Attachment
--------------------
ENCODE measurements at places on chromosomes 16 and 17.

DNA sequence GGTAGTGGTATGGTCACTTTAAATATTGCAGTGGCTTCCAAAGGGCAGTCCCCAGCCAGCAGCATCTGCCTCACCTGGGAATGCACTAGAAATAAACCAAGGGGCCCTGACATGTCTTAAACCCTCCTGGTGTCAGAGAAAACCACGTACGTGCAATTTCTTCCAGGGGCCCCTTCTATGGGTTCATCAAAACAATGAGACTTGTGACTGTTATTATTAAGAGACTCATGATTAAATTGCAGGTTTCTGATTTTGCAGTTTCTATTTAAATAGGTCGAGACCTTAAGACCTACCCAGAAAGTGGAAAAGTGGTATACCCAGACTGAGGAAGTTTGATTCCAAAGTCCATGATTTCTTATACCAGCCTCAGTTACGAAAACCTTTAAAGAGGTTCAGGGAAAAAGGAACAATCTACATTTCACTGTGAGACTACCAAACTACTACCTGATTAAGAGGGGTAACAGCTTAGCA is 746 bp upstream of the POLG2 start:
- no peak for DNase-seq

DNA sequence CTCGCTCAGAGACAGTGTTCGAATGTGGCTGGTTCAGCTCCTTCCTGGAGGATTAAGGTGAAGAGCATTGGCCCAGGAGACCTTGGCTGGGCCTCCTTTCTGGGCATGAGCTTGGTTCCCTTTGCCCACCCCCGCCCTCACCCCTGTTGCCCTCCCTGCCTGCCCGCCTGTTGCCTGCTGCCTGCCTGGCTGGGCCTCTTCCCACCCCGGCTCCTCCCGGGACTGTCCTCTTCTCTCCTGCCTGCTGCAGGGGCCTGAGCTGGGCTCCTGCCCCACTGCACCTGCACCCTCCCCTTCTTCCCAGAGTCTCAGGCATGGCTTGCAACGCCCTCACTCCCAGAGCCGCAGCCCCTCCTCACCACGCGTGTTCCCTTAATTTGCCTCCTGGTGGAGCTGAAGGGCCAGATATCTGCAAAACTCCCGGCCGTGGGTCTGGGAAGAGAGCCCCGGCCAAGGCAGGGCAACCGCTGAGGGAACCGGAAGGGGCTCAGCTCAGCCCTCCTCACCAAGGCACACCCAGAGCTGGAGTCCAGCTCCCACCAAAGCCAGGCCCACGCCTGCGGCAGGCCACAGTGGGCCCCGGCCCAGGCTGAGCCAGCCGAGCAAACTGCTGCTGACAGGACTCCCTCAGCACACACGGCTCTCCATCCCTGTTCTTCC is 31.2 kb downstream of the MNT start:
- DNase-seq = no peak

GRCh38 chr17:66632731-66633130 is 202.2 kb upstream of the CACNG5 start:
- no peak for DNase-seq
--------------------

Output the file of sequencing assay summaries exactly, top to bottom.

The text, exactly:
ENCODE measurements at places on chromosomes 16 and 17.

DNA sequence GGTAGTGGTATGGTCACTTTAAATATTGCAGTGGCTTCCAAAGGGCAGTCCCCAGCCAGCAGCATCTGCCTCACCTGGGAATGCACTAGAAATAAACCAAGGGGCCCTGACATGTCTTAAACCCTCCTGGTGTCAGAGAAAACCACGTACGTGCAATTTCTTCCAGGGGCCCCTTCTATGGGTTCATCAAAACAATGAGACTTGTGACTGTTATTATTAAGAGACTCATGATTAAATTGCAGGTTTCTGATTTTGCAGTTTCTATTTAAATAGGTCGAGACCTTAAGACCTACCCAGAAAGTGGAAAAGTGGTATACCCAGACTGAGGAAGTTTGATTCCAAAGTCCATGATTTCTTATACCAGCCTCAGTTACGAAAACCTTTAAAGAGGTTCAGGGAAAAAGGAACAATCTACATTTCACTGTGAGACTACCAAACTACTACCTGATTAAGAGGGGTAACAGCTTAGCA is 746 bp upstream of the POLG2 start:
- no peak for DNase-seq

DNA sequence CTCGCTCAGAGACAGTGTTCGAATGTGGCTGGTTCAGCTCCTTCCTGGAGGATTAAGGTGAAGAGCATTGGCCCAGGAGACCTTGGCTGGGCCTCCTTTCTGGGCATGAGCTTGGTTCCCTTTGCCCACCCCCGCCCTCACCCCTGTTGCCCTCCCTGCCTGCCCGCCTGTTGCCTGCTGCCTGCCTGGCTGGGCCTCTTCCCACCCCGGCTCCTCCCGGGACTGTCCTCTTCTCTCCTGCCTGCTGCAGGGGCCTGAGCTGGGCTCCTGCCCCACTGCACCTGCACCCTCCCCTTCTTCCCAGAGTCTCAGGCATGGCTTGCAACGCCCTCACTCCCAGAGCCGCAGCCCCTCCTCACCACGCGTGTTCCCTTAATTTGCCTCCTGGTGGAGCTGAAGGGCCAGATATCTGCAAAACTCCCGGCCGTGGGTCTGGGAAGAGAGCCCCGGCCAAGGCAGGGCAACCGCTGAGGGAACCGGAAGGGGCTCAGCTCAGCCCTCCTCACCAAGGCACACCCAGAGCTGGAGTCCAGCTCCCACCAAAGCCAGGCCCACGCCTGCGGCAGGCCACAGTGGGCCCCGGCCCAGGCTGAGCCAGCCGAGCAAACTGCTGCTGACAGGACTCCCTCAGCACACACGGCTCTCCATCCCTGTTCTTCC is 31.2 kb downstream of the MNT start:
- DNase-seq = no peak

GRCh38 chr17:66632731-66633130 is 202.2 kb upstream of the CACNG5 start:
- no peak for DNase-seq